As you foster this kind of collaborative environment at the game table, all sorts of great things happen, the world your adventurers journey through becomes richer, deeper, more engaging and you find that the process of story telling is a co-created one.


The players become in integral part of the creation of the world, which takes part of the pressure from the GM, but it also makes for much more interesting game play.




One night in a tavern etc


There is nothing intrinsically wrong with starting an adventure in a tavern, it's the place in a medieval fantasy world that players are most likely to congregate. If you're playing a different type of game (Cyberpunk, Sci Fi etc) there are tavern equivalents in all those contexts.


Taverns require the least possible pre-gaming orientation, because there is a reason for the players being there that doesn't require an adventure in its own right.


If you decided to start an adventure at a hidden monastery in the mountains, on a pirate ship or with the players stuck in the city dungeon (all of which are great locations), you will face the prospect of a seperate adventure emerging as the PCs explore or escape their surroundings.


This is fine (and we will address this further on in this article), but it might not be what you want at the start of your campaigning with a new party.


The one thing to avoid is the tavern becoming a dull and prosaic starting point to an adventure that has little life or colour of its own, and is simply a pretext to launching into some monster slaying (plenty of players are itching for some monster slaying, but let the starting point have some value in and of itself).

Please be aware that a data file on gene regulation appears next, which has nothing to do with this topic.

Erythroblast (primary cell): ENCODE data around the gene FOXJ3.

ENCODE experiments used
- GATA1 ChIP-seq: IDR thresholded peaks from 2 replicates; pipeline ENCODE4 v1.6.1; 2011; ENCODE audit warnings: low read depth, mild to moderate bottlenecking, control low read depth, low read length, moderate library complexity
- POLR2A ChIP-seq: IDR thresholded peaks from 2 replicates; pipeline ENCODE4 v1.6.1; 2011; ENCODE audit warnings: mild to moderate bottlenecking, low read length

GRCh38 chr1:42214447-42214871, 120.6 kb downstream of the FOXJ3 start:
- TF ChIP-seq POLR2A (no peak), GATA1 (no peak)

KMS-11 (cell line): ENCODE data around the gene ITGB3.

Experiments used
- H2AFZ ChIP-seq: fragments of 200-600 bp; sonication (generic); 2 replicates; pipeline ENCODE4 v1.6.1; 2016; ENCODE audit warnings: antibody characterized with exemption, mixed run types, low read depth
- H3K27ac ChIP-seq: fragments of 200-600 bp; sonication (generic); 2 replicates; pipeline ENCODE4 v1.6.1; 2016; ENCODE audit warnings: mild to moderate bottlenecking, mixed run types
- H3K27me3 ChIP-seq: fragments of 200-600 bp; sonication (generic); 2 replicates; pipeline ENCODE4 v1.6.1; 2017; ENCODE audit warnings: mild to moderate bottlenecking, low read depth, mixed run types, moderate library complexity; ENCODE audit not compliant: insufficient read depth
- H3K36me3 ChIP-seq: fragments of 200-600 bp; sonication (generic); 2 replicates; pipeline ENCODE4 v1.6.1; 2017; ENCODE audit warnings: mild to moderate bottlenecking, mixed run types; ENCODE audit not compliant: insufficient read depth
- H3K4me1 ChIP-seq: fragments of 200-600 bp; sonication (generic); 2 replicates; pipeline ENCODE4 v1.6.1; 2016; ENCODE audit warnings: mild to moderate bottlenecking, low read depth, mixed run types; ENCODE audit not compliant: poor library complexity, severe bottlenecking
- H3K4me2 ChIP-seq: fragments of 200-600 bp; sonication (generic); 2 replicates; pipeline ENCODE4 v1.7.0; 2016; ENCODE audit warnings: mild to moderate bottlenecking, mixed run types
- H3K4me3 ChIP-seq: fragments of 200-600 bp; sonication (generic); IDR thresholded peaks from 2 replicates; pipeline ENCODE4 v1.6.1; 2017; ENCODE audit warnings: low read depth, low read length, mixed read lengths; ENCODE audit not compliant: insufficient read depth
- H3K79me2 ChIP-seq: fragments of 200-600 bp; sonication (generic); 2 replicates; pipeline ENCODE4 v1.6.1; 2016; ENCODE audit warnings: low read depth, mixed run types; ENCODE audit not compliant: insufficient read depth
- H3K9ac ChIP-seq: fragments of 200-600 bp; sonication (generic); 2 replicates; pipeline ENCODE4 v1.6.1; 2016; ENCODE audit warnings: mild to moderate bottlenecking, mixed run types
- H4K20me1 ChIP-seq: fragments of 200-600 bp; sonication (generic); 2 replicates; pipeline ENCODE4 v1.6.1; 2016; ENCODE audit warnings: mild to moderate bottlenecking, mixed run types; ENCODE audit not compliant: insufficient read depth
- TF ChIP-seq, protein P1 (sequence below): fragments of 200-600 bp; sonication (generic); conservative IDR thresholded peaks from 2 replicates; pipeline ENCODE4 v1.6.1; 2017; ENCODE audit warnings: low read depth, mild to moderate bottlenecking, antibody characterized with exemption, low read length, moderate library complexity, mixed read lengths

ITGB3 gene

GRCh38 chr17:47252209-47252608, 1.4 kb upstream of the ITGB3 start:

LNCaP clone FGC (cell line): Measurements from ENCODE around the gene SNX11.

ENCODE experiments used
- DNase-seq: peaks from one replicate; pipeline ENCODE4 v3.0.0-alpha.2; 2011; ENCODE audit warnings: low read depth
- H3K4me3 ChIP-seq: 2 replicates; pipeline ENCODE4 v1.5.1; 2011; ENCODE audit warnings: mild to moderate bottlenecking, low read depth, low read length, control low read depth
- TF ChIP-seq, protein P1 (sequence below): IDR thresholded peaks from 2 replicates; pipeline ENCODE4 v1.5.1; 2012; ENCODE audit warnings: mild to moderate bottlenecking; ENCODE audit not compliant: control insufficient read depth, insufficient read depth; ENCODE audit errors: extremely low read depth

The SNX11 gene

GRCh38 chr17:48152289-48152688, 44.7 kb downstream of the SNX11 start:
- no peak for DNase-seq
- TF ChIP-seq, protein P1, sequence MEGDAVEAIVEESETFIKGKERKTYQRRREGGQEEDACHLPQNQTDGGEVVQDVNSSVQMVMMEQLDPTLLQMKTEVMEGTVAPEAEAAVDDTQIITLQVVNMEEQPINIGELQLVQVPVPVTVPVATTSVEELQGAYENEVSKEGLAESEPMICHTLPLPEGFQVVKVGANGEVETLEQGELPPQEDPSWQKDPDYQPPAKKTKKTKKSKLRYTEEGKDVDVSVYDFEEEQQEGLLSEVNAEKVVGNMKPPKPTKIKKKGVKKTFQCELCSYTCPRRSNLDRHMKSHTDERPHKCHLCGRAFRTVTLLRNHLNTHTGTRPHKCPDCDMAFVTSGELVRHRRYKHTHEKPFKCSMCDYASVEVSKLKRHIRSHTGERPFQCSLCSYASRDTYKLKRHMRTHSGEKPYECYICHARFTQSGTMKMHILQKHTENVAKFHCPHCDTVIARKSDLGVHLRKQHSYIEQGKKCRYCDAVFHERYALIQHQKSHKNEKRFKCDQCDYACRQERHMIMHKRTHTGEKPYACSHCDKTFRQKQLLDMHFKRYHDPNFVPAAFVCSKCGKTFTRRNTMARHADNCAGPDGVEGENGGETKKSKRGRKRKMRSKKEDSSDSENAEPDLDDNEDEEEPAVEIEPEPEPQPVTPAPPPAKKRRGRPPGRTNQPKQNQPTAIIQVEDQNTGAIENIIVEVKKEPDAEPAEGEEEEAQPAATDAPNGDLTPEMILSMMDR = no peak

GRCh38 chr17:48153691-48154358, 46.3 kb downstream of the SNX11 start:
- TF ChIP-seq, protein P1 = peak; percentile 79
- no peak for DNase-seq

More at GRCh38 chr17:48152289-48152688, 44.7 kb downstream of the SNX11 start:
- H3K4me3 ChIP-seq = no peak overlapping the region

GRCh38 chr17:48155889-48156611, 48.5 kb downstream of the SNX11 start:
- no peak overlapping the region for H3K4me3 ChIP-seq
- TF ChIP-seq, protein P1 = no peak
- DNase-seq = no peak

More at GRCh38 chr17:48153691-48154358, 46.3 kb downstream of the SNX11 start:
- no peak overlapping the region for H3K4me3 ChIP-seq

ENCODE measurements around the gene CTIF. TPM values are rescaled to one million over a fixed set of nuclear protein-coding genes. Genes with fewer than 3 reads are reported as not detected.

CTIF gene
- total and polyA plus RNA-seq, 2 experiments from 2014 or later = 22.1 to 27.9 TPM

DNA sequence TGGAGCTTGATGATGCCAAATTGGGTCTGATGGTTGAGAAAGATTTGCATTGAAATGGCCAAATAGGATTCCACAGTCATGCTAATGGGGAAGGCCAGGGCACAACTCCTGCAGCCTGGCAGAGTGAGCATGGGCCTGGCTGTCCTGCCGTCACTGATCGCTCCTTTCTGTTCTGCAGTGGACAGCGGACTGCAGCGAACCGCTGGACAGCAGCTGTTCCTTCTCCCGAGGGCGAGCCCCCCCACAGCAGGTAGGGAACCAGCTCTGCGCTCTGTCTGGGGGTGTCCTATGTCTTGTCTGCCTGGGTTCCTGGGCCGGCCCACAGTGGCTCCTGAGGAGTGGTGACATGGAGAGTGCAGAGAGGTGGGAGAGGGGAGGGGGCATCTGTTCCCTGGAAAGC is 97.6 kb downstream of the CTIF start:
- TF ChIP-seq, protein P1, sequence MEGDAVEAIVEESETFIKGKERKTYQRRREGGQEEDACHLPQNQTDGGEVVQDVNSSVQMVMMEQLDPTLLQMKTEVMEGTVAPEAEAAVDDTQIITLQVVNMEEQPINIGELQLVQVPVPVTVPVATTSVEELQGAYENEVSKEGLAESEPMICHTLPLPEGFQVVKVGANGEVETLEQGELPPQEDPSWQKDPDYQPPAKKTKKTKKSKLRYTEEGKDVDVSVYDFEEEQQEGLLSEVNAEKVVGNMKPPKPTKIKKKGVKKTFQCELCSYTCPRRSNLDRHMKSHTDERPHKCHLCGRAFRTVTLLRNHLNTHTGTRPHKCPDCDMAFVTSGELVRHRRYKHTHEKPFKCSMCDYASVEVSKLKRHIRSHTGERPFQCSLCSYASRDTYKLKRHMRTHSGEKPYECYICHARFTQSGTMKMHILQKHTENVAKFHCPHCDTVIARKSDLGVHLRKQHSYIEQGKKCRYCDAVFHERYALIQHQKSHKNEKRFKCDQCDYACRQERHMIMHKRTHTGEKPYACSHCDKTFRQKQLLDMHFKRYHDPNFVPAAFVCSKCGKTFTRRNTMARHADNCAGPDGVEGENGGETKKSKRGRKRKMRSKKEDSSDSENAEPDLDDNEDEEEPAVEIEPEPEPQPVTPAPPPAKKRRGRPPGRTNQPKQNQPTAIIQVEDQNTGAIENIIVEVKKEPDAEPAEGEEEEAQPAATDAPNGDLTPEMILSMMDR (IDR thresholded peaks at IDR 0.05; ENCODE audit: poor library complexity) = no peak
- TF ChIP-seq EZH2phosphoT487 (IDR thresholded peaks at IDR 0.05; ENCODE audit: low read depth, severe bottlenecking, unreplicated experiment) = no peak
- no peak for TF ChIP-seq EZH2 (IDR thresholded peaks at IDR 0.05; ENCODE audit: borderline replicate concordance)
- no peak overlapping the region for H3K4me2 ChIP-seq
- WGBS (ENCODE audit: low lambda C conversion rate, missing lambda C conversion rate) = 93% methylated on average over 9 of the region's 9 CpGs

Unless the characters are already known to one another, it makes sense for there to be a reason for each player to actually be there, even if it's just that they are an habitual bar fly and they spend half their life in the tavern in question.


Here are some possible suggestions for players:


  • Undercover: The player has wound up at the tavern because they are following someone, staking a person (or the tavern itself) out and have a secret quest that neatly dovetails with the main adventure they're about to undertake.

  • Exile: The PC is an exile or a refugee from their homeland and the tavern is a waypoint en route to a safe haven. They might be guiding their kinfolk to safety at the same time.

  • Mid Quest: The PC might be mid way through a personal quest or have reached the point in a different adventure where it made sense to stop and go in a different direction.

  • Researcher: The PC has been drawn to this tavern because nearby there is something terrible and monstrous (the big bad in the forthcoming adventure), and the PC is scholarly and must find out about said bad.

  • Drifter: The PC is an aimless wanderer, driven by their own demons to live a restless, rootless life. They happen to be staying at the tavern and the prospect of adventure is a helpful distraction.

  • Gambler: The PC has come to the tavern to enter into a little publicised high stakes card game, and has just lost their money and wound up owing a lot more. An adventure with lots of treasure at the end of it would help right now.


There are some hooks here on how the players might know each other: